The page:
Maybe Man – how uncertainty and lack of commitment makes a cozy bed for problems

I’ve just finished co-presenting an IEMT (Integral Eye Movement Therapy) workshop with its developer, Andrew T. Austin at the weekend.

This workshop covers quite a few therapeutic components. Probably the most important being “The Patterns of Chronicity”

In plain English, these are the negative patterns of behaviour that help maintain a problem and keep it ‘working’ (and keep you miserable).

One of these patterns is called ‘Maybe Man’ and is the way that we dodge certainty and commitment to something. for instance, how many times have you overheard this kind of conversation among people leaving a cinema:

Eric: “What did you think if it then”

Roger: “Dunno man, it was like kinda cool the way it started, but then when that guy turned up I was like ‘what’?? Then when it ended the way it did I just thought oh whatever.

Eric: “Guess so.”

Roger isn’t telling us anything, but giving something that can carry off as an answer, so he’s fulfilled the social response ritual without committing to anything. This way, if Roger can blag his was through the conversation without disagreeing or appearing wrong (if Eric didn’t like his film review).

Another (more pertinent, less ranty) example is in a therapeutic setting, where someone comes here to leafy Woodford Green for either Hypnotherapy, NLP or IEMT.

I might ask somebody how strong a certain feeling is, on a scale of 0ne to ten. I’m frequently answered with “Dunno, maybe a 6 or a 7?” In a questioning tone.

This is a recurring issue with people who’ve got a problem and very common.

The detrimental effect of this lack of certainty or being unprepared to commit to stating their own experience or identity is one of the factor’s that may be helping keep whatever the problem is, cemented in place. We can blame society for facilitating this phenomena (i.e. way too many bloody choices for everything and an ongoing deterioration of social responsibility) but ultimately the buck stops with US.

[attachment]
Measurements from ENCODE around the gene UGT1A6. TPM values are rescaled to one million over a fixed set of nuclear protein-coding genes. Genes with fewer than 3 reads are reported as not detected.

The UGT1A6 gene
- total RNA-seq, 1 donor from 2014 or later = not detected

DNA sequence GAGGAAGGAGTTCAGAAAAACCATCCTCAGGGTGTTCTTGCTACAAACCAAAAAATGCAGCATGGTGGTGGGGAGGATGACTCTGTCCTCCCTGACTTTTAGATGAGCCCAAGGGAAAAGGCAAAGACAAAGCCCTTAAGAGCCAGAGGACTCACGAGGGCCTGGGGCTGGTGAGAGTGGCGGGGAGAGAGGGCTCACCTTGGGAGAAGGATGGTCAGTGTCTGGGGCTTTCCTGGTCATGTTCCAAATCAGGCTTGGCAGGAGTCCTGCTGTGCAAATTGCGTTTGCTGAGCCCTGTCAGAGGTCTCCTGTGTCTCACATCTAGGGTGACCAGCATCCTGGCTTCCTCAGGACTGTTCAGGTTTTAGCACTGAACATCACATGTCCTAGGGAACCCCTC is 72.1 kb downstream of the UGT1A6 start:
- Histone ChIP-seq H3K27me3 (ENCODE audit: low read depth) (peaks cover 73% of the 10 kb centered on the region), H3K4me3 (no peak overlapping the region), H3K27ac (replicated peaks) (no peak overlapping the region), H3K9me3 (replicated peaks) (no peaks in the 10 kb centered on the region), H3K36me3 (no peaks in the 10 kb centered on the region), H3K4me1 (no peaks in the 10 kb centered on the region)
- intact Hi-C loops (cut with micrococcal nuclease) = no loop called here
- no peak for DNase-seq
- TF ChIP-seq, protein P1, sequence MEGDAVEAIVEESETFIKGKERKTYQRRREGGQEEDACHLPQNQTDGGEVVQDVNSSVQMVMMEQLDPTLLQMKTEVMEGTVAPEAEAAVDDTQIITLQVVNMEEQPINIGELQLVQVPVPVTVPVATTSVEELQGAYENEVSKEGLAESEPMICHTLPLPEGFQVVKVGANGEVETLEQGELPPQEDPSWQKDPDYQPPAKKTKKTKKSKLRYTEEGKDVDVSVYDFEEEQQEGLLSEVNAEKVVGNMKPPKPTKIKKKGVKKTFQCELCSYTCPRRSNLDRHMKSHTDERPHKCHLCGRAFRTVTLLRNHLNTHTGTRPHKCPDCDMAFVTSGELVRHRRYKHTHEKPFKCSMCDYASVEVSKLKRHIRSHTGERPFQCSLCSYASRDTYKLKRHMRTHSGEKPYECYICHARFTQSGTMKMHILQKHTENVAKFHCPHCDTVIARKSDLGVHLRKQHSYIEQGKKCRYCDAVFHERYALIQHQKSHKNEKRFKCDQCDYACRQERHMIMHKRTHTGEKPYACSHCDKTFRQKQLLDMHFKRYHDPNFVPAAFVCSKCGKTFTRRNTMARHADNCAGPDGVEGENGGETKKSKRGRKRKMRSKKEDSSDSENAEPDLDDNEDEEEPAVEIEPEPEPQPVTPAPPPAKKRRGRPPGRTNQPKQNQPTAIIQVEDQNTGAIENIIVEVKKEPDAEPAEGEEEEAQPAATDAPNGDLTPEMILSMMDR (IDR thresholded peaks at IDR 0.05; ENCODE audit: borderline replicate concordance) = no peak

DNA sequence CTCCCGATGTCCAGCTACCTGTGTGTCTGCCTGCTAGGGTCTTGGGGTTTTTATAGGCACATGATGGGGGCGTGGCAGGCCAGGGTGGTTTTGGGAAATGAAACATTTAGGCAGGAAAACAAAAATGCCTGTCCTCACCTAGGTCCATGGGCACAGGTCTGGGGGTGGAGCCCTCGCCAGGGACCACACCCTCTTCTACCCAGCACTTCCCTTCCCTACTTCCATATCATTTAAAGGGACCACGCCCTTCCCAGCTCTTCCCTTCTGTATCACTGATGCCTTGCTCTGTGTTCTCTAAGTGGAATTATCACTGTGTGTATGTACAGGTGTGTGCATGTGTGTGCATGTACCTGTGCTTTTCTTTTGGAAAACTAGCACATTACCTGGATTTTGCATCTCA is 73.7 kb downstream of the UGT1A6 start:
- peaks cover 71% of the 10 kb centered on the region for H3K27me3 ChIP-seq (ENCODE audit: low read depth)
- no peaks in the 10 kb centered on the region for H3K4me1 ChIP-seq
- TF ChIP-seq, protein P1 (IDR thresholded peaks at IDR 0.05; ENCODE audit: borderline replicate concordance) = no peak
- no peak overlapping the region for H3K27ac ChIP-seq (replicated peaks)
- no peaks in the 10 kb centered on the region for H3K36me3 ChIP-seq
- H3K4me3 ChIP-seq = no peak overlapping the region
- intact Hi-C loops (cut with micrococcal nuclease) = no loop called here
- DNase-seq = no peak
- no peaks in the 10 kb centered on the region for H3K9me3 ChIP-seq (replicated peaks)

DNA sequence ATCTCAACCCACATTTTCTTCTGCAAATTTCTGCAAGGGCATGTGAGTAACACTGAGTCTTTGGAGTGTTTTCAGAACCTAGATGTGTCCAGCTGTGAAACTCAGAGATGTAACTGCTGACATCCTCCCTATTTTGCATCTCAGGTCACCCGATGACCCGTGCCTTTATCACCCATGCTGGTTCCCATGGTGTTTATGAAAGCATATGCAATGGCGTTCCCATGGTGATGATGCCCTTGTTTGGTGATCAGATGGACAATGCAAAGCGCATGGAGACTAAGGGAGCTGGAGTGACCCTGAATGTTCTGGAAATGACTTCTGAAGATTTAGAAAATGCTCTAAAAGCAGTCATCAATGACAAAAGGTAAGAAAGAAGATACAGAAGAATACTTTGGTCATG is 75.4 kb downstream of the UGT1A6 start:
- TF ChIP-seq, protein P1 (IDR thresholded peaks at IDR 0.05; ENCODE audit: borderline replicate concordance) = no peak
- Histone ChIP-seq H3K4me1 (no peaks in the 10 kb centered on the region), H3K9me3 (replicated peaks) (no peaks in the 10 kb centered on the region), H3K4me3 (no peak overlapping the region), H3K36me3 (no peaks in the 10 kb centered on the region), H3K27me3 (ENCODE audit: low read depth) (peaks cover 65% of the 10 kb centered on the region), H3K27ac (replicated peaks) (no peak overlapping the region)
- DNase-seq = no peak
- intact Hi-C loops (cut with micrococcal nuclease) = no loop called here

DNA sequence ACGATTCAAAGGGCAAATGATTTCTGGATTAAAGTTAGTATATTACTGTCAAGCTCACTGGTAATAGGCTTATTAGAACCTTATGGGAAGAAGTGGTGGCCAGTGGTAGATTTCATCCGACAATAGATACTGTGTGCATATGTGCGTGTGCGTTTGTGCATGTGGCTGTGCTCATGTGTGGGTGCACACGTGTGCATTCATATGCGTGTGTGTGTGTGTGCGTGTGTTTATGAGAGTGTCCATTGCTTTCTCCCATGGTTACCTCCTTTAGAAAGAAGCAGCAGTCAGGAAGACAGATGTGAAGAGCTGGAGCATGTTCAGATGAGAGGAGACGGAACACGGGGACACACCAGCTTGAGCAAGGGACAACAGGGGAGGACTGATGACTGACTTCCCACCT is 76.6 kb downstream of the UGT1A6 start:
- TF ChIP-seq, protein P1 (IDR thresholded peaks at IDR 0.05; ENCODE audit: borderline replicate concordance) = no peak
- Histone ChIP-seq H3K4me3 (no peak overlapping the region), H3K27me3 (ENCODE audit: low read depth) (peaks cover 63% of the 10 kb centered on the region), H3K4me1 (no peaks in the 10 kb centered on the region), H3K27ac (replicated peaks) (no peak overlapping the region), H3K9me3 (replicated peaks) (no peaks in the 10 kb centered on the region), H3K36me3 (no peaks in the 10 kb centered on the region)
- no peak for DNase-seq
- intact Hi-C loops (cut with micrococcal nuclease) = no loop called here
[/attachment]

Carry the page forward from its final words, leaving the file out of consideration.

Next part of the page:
The good news

The solution is to simply be precise and accurate about what’s going on. If you feel bad, ask yourself how strong the feeling is. If it’s a 10 then a 10 it is. if it’s a 7.5 then it’s a 7.5 – it doesn’t matter what the number is, just be accurate. don’t sugar coat it and pretend it’s not as bad as it is, this is a recipe for increased stress. Equally, stop making out things are worse than they actually are, that won’t help either. What I tell my clients is:

“Imagine a big switch has just been turned on *clunk*, and this is your ability to be ‘The auditor of your own experience’ from this moment onwards!”.

After you’ve caught yourself a couple of times being vague and unprecise in the giving of your opinions, you’ll almost certainly start to self correct it, and will come to realise the freedom knowing your own mind and being able to communicate accordingly.

Go on and do it.

For more info on learning IEMT for yourself or to book a session with me, call 07903 713234 or email me